India’s rupee fell toward a record low on speculation oil importers stepped up purchases of dollars to pay month-end bills.
The rupee’s 11 percent decline this quarter has pushed up costs for refiners as Asia’s third-largest economy meets almost 80 percent of its oil needs from imports. India’s raising of the amount of government bonds foreigners can hold by $5 billion yesterday failed to arrest the currency’s slide. Global funds sold $99 million more local stocks than they bought last week, the most since May, exchange data show.
“Month-end dollar demand is strengthening and the rupee is under some pressure,” said Naveen Raghuvanshi, a currency trader at Development Credit Bank Ltd. in Mumbai. “Weakness in the rupee may persist for a few days.”
The rupee declined to 57.035 per dollar at the 5 p.m. close in Mumbai, from 57.015 yesterday, according to data compiled by Bloomberg. The currency has dropped 7 percent in 2012, the worst performance among the 10 most-traded Asian currencies. One-month implied volatility, a measure of exchange-rate swings used to price options, was unchanged at 12.35 percent.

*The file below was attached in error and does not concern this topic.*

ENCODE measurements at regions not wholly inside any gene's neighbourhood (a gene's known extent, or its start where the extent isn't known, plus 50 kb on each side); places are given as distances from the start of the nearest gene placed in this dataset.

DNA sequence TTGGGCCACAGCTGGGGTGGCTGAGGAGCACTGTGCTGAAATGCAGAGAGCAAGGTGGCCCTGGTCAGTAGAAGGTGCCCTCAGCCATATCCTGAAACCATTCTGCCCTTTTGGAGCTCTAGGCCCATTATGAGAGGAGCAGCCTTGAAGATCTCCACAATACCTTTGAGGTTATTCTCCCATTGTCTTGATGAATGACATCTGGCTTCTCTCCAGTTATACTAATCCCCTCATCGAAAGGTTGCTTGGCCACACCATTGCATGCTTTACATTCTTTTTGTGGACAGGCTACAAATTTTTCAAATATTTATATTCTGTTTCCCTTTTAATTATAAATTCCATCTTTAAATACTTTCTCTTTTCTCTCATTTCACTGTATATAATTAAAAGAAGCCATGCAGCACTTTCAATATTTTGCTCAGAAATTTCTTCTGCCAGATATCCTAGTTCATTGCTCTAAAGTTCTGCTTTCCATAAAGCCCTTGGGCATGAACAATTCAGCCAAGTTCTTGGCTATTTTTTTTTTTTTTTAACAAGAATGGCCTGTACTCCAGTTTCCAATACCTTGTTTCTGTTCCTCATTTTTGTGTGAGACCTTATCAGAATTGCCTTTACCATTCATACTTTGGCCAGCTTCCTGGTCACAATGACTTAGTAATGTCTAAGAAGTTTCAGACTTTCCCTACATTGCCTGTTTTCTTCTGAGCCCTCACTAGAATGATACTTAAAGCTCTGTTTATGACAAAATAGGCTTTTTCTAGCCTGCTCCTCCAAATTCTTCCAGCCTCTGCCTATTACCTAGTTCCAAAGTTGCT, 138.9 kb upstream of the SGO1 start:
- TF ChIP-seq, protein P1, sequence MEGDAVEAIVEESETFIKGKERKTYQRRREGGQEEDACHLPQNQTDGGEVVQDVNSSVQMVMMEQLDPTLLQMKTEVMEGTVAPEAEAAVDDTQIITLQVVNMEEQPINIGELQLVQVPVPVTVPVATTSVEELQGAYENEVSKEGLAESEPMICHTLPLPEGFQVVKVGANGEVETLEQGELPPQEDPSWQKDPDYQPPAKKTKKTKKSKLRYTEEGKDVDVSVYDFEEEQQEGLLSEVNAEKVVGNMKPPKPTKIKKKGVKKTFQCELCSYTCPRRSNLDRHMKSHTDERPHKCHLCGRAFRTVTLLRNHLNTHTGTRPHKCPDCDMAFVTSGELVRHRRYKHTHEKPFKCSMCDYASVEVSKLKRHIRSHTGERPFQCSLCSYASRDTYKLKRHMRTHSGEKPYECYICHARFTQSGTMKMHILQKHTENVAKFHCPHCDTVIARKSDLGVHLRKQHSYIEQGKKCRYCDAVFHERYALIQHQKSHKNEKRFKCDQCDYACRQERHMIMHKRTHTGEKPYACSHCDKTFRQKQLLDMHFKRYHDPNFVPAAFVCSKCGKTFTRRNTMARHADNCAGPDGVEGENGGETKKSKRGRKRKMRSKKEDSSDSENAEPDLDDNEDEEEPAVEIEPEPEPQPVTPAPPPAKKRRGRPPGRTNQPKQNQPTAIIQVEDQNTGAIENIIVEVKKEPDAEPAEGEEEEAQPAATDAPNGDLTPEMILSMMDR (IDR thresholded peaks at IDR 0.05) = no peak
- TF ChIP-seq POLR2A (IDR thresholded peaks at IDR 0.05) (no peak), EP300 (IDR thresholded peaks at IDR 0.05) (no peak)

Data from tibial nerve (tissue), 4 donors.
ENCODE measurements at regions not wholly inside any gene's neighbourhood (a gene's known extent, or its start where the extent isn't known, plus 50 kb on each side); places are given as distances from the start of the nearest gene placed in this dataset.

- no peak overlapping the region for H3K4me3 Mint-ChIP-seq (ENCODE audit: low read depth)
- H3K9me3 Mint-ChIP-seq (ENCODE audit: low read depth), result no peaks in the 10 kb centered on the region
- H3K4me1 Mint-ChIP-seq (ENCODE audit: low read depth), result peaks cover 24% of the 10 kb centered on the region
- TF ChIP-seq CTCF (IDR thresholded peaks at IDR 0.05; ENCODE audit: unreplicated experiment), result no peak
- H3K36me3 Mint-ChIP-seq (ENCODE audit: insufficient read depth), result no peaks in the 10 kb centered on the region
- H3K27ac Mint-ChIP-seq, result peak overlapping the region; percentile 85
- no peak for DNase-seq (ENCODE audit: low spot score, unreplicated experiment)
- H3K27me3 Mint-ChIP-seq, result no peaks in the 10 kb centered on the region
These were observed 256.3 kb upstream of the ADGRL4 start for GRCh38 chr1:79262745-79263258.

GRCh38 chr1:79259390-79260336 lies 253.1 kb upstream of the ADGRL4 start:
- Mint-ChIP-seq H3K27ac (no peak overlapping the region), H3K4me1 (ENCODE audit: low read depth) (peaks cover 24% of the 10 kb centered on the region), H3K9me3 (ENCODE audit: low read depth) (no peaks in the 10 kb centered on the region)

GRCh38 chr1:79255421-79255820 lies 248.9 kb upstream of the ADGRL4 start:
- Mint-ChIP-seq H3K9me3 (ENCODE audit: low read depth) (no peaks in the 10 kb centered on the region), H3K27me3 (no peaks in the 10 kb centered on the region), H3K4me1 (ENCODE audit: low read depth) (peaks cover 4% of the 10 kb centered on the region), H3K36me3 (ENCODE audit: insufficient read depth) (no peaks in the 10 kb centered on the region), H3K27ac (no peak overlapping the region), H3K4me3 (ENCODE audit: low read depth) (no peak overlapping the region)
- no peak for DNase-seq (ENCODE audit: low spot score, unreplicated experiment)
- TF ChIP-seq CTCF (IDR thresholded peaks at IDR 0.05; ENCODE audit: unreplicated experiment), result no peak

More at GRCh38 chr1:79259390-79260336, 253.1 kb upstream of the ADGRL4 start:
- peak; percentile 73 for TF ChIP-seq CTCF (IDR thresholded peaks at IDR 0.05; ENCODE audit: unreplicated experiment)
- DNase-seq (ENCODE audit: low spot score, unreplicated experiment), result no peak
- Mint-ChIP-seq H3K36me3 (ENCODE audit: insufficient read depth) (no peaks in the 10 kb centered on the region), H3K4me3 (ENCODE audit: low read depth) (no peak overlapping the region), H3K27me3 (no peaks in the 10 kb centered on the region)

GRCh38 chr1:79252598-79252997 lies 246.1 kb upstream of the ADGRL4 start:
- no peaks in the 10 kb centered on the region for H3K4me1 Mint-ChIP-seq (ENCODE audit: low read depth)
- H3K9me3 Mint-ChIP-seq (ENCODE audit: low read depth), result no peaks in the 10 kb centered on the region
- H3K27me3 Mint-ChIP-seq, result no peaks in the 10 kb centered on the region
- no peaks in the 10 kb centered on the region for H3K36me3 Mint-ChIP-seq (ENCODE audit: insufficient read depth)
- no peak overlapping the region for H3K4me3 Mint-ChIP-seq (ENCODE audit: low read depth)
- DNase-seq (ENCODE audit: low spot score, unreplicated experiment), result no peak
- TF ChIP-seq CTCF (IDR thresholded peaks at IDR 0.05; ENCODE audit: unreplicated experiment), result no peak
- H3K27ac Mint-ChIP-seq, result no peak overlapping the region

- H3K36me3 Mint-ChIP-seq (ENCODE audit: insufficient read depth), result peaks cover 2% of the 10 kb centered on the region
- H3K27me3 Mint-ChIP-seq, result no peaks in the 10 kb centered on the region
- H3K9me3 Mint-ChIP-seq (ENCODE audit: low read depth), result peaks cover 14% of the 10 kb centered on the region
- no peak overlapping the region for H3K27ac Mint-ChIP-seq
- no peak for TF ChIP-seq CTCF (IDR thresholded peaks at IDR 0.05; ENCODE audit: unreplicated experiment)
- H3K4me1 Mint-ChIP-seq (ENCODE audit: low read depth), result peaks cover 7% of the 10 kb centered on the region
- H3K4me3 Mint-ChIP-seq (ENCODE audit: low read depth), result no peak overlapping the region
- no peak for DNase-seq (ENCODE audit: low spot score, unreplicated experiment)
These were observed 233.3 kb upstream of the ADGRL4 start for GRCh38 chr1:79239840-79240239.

Three-month offshore non-deliverable forwards traded at 58.21 per dollar, compared with 58.20 yesterday. Forwards are agreements to buy or sell assets at a set price and date. Non- deliverable contracts are settled in dollars.
To contact the reporter on this story: Anoop Agrawal in Mumbai at email@example.com
To contact the editor responsible for this story: Sandy Hendry at firstname.lastname@example.org